To whet the appetite of local newspapermen there was a host of snippets. Oxford University had organized an 007 Society whose members included three lords and the heir to one of the the country’s largest department stores. While James Bond never uses a Windsor knot in his ties, Sean Connery does. Ian Fleming’s Bond novels had sold 30 million copies including six million of From Russia with Love. Four Istanbul mosques featured in the new film as well as an underground cistern a millennium old.

Door posters five feet high.

Beauty queens were always a good bet for coverage – Miss Universe runner-up Daniela Bianchi  won the role of James Bond’s girlfriend after a screen test and former Miss Israel Aliza Gur and former Miss Jamaica Martine Beswick played the fighting gypsy girls. Lotte Lenya was married to Kurt Weill who, with Berthold Brecht, wrote The Threepenny Opera. Sean Connery was fitted out by his own Savile Row tailor Anthony Sinclair and during filming got through ten customized shirts, eight suits, two top coats and a dress suit.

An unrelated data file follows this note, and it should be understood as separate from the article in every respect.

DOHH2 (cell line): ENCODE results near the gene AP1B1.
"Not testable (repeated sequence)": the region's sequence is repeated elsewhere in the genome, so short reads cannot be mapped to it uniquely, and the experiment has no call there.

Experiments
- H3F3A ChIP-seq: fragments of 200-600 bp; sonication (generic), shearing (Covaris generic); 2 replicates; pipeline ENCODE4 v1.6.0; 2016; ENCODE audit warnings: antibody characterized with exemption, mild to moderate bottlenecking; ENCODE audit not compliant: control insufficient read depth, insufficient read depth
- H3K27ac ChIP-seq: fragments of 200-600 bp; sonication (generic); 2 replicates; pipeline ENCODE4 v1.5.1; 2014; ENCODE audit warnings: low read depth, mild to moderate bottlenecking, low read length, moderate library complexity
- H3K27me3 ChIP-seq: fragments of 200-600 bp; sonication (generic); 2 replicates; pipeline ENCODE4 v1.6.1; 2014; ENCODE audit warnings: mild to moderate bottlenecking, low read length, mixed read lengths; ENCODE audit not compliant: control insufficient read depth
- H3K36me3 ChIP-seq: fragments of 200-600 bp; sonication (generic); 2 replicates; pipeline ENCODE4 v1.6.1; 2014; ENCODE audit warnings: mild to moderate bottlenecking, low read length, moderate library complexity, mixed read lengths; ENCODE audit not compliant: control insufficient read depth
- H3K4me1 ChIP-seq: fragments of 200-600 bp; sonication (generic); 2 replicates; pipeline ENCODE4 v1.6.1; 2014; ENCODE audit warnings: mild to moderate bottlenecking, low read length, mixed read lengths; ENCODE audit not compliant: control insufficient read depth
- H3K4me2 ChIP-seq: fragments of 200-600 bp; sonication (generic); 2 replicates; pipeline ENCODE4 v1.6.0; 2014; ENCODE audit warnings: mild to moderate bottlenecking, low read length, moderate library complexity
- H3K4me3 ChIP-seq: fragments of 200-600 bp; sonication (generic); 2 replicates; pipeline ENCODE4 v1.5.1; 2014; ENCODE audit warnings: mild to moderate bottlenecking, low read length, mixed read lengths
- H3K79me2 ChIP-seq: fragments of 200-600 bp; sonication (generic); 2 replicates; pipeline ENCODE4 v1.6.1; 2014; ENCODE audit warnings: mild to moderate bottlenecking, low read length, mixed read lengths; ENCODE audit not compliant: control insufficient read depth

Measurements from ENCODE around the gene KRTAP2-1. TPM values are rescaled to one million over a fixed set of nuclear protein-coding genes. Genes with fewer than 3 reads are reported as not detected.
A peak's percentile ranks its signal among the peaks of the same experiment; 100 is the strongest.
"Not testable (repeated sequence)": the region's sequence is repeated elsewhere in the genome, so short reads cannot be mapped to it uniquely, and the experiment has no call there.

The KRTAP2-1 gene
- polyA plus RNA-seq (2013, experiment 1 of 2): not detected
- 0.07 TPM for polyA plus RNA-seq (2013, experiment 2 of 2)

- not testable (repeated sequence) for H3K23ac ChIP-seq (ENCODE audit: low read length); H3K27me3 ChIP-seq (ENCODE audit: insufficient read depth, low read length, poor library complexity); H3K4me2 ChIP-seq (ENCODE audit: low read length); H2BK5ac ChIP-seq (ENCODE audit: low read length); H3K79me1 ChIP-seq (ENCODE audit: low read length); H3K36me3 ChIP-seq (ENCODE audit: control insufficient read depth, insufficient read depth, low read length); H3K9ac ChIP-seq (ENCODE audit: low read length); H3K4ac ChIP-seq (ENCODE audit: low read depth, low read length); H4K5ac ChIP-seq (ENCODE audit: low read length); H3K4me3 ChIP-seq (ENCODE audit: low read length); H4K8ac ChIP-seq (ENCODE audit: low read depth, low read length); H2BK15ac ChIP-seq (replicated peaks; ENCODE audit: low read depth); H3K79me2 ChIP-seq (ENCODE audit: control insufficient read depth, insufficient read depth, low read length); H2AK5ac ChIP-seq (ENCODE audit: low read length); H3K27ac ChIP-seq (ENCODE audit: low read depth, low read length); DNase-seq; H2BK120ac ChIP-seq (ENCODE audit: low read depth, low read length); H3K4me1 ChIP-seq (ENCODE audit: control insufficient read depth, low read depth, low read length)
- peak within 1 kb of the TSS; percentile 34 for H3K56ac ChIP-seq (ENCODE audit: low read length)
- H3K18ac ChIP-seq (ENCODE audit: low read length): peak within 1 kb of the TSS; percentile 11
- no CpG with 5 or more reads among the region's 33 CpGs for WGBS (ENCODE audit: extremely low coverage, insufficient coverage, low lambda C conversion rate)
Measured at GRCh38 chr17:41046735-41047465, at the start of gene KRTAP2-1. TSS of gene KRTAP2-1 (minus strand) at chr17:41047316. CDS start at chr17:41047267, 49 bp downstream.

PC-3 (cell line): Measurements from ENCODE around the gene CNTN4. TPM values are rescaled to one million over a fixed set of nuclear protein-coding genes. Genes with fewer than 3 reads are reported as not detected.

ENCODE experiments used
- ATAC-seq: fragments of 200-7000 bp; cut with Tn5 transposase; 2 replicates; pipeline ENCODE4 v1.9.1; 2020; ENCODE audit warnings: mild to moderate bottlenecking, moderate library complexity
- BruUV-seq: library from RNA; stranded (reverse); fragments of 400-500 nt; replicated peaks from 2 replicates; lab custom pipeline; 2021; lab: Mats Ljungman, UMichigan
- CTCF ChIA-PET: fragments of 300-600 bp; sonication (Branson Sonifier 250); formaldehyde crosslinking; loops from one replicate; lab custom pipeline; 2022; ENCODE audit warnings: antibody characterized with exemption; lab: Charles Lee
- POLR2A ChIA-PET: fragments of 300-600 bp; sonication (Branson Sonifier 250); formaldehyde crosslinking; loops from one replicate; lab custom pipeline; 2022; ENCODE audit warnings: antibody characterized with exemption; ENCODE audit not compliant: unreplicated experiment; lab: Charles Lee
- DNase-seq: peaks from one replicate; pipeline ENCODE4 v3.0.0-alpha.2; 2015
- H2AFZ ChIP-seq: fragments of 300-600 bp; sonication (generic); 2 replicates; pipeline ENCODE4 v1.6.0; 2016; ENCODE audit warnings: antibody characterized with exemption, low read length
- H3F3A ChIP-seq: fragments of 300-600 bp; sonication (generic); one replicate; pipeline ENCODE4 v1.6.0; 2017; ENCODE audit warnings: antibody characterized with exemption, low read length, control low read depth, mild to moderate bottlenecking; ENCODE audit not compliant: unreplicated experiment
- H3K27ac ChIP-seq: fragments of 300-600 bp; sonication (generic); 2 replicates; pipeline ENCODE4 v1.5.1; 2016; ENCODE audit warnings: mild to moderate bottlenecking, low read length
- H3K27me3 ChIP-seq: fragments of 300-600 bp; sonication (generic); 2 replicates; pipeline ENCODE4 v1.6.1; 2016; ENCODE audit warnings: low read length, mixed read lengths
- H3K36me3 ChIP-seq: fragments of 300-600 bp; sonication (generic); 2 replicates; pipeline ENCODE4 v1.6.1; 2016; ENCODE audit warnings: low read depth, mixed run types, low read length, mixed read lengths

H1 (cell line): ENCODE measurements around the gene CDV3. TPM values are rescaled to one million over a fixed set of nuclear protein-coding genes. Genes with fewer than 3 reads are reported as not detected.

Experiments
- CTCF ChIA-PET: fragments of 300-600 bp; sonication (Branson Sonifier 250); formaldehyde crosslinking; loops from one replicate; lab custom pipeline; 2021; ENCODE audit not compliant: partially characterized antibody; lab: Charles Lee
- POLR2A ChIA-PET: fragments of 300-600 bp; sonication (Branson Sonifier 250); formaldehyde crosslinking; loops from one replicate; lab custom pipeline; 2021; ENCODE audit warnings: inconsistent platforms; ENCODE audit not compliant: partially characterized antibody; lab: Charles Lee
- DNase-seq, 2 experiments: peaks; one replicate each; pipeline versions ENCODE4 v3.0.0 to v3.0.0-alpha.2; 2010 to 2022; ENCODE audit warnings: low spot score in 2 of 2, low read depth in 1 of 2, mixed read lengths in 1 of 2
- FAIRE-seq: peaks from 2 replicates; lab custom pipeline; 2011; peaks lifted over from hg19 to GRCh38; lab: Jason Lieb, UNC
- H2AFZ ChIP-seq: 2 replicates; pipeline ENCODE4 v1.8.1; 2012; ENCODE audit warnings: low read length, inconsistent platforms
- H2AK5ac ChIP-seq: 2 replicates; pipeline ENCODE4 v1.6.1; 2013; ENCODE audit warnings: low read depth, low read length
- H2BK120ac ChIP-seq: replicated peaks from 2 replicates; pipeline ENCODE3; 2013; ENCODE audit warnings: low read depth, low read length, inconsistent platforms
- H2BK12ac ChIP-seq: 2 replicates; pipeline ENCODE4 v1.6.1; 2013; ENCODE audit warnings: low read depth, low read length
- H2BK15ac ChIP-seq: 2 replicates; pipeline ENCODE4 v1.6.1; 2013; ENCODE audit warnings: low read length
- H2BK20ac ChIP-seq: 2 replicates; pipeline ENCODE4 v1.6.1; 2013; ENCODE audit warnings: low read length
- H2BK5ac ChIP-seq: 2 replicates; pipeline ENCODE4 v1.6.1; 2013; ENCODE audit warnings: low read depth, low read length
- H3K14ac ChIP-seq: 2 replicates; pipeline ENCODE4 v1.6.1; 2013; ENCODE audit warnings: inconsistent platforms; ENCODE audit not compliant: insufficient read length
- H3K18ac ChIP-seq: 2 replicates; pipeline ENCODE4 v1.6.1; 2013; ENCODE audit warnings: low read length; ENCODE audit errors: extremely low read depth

Highly sought-after these days in the memorabilia market are the door panels – measuring 20 inches x 60 inches – which exhibitors would stick to lobby doors but which could also be utilized as displays in stores. Signet brought out a movie tie-in paperback which came with its own promotional material. As there were already other books in the series, booksellers would be inclined to set up a Bond display. As well as the John Barry original soundtrack album, other artists recording material from the film included Matt Monro, Jackie Gleason, Kenny Ball, Al Caiola and Si Zetner, all creating promotional tools.

“Bondmanship” was the overall name given to lifestyle items worn by Bond or which he might wear so tie-ups with fashion stores and retailers were encouraged “no direct endorsement is necessary.” So, for example, restaurants were encouraged to offer “ a menu good enough for James Bond.” It didn’t matter that Bond did not wear a manufacturer’s shoes, ties or suits in the film, just that he might wear them if they were of sufficient quality.